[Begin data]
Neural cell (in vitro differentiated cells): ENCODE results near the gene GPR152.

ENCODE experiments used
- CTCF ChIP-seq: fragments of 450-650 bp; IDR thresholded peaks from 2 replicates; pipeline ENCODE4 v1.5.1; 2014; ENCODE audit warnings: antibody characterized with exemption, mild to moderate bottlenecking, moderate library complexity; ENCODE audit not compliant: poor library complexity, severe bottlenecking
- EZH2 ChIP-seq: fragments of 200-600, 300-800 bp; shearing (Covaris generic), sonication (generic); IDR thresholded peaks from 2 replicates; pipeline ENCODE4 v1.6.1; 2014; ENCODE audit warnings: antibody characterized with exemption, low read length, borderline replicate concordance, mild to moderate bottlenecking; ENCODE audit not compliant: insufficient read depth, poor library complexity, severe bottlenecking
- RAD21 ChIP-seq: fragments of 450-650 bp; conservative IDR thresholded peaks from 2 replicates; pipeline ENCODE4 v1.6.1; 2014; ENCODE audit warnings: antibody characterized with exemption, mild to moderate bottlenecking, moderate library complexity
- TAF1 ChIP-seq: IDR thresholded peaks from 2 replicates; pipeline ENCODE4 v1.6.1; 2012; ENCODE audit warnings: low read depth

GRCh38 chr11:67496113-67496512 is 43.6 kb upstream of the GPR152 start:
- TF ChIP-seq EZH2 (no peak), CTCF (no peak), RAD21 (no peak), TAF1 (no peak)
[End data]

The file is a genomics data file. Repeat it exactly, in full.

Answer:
Neural cell (in vitro differentiated cells): ENCODE results near the gene GPR152.

ENCODE experiments used
- CTCF ChIP-seq: fragments of 450-650 bp; IDR thresholded peaks from 2 replicates; pipeline ENCODE4 v1.5.1; 2014; ENCODE audit warnings: antibody characterized with exemption, mild to moderate bottlenecking, moderate library complexity; ENCODE audit not compliant: poor library complexity, severe bottlenecking
- EZH2 ChIP-seq: fragments of 200-600, 300-800 bp; shearing (Covaris generic), sonication (generic); IDR thresholded peaks from 2 replicates; pipeline ENCODE4 v1.6.1; 2014; ENCODE audit warnings: antibody characterized with exemption, low read length, borderline replicate concordance, mild to moderate bottlenecking; ENCODE audit not compliant: insufficient read depth, poor library complexity, severe bottlenecking
- RAD21 ChIP-seq: fragments of 450-650 bp; conservative IDR thresholded peaks from 2 replicates; pipeline ENCODE4 v1.6.1; 2014; ENCODE audit warnings: antibody characterized with exemption, mild to moderate bottlenecking, moderate library complexity
- TAF1 ChIP-seq: IDR thresholded peaks from 2 replicates; pipeline ENCODE4 v1.6.1; 2012; ENCODE audit warnings: low read depth

GRCh38 chr11:67496113-67496512 is 43.6 kb upstream of the GPR152 start:
- TF ChIP-seq EZH2 (no peak), CTCF (no peak), RAD21 (no peak), TAF1 (no peak)